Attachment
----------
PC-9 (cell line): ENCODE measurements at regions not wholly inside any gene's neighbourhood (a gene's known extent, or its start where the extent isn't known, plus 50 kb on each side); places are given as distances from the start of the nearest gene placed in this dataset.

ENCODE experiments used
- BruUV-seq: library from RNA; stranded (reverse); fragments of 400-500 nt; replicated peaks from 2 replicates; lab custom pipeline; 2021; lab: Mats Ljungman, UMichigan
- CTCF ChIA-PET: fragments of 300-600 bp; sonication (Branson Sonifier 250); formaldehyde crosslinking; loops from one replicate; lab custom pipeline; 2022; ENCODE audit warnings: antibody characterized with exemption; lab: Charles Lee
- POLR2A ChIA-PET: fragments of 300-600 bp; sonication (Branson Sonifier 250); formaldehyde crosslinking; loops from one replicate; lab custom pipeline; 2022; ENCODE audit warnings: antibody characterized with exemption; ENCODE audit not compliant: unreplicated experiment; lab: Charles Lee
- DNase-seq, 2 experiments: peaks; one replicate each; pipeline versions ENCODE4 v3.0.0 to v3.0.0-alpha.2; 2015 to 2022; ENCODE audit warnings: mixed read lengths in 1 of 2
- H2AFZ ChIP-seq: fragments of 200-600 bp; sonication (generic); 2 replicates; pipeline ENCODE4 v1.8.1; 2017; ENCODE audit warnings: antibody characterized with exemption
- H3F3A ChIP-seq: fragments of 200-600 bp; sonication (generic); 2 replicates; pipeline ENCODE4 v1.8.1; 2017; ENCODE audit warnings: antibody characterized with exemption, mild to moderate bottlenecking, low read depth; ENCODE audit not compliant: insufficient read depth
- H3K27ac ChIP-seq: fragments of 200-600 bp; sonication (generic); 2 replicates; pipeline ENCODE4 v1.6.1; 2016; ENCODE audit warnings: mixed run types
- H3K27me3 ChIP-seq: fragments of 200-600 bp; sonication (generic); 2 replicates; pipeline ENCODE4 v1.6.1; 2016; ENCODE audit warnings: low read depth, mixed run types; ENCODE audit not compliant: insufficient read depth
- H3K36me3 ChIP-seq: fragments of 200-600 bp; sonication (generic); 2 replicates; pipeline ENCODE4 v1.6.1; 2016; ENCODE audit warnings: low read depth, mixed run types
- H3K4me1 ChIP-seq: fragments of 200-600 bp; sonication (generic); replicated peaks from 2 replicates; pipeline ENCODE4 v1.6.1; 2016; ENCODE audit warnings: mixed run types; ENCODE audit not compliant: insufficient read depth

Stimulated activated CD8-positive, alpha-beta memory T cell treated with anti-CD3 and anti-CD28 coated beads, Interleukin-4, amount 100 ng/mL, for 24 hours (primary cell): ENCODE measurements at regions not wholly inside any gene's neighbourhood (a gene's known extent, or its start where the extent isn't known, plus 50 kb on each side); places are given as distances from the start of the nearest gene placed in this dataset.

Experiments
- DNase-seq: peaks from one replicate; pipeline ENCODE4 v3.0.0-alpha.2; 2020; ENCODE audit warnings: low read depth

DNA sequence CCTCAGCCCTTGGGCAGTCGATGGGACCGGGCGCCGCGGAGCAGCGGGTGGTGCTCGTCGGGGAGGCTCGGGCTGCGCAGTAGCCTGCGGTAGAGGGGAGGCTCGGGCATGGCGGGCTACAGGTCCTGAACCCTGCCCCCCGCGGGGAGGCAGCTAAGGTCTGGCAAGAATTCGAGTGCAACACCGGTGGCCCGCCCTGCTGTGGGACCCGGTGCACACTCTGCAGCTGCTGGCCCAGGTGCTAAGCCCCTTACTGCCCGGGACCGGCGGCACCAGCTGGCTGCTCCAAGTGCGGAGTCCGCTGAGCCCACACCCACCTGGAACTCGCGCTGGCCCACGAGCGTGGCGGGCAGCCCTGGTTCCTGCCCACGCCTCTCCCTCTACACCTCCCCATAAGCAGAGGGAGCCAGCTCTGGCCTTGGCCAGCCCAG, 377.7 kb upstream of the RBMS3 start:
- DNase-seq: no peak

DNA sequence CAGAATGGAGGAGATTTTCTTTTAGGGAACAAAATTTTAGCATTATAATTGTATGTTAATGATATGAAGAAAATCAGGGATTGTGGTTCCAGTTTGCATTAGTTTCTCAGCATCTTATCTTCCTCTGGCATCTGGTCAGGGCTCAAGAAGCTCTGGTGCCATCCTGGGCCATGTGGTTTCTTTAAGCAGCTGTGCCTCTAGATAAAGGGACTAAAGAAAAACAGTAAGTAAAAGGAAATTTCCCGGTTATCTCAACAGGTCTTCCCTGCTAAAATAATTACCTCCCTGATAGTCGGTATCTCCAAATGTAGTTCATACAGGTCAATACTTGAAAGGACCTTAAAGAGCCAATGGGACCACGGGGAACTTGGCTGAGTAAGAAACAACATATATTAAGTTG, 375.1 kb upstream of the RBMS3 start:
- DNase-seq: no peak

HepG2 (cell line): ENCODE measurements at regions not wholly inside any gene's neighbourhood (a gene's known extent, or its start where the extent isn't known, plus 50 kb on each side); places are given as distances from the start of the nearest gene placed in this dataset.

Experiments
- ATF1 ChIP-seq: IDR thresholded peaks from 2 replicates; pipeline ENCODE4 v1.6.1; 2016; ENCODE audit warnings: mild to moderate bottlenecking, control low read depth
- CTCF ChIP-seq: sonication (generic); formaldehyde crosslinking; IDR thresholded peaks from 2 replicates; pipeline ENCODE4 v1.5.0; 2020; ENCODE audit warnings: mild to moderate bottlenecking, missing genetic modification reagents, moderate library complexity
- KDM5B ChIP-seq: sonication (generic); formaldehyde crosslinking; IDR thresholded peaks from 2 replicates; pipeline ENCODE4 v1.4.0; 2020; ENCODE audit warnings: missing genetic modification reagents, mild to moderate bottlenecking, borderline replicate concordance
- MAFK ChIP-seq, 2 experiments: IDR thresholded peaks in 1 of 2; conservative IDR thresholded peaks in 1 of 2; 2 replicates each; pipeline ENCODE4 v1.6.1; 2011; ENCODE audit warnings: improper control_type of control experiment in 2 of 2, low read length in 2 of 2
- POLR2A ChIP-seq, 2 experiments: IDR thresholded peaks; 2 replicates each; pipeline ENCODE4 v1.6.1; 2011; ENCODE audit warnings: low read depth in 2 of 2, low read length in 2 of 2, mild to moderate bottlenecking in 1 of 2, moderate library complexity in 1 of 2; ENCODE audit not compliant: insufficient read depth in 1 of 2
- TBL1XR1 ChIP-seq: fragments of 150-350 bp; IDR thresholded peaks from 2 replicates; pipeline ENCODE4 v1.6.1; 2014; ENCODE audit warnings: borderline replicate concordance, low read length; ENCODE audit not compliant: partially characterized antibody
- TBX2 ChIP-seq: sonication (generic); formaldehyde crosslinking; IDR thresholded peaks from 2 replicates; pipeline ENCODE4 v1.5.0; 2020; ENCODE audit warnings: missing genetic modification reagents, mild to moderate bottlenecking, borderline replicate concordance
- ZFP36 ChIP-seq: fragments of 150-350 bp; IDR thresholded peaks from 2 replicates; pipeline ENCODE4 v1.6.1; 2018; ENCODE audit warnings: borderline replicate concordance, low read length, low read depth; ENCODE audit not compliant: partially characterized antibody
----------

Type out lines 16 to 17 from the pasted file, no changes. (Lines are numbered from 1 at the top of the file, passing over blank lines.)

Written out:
DNA sequence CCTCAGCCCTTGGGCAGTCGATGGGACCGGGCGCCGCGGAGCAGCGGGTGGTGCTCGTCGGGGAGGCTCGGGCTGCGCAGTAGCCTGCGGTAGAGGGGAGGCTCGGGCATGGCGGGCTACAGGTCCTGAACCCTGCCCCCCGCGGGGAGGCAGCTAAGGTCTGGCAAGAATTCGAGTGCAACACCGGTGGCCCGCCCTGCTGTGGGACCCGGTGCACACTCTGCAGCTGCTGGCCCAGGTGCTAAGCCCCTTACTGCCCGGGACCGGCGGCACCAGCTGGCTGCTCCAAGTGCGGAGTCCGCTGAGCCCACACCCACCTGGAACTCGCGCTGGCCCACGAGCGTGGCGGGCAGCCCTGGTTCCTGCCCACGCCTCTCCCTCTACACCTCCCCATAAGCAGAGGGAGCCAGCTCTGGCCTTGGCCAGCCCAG, 377.7 kb upstream of the RBMS3 start:
- DNase-seq: no peak